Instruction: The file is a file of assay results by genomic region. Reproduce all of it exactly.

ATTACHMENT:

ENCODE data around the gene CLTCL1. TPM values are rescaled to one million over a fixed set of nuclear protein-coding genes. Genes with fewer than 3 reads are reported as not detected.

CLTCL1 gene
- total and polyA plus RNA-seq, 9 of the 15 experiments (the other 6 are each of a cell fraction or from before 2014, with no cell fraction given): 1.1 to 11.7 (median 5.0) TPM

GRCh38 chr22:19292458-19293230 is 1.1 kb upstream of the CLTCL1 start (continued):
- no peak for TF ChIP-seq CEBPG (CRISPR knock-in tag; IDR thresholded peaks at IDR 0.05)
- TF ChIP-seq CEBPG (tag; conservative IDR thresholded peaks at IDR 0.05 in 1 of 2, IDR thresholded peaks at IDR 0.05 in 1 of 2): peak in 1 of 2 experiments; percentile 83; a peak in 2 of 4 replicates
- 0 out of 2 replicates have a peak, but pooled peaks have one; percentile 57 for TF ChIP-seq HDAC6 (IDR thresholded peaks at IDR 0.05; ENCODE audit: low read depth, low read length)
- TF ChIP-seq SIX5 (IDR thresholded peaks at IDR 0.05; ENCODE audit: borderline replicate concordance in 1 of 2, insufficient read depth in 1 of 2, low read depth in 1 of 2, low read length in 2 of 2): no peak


ENCODE data around the gene CLTCL1. TPM values are rescaled to one million over a fixed set of nuclear protein-coding genes. Genes with fewer than 3 reads are reported as not detected.

CLTCL1 gene
- total and polyA plus RNA-seq, 9 of the 15 experiments (the other 6 are each of a cell fraction or from before 2014, with no cell fraction given): 1.1 to 11.7 (median 5.0) TPM

GRCh38 chr22:19292458-19293230 is 1.1 kb upstream of the CLTCL1 start (continued):
- no peak for TF ChIP-seq CEBPG (CRISPR knock-in tag; IDR thresholded peaks at IDR 0.05)
- TF ChIP-seq CEBPG (tag; conservative IDR thresholded peaks at IDR 0.05 in 1 of 2, IDR thresholded peaks at IDR 0.05 in 1 of 2): peak in 1 of 2 experiments; percentile 83; a peak in 2 of 4 replicates
- 0 out of 2 replicates have a peak, but pooled peaks have one; percentile 57 for TF ChIP-seq HDAC6 (IDR thresholded peaks at IDR 0.05; ENCODE audit: low read depth, low read length)
- TF ChIP-seq SIX5 (IDR thresholded peaks at IDR 0.05; ENCODE audit: borderline replicate concordance in 1 of 2, insufficient read depth in 1 of 2, low read depth in 1 of 2, low read length in 2 of 2): no peak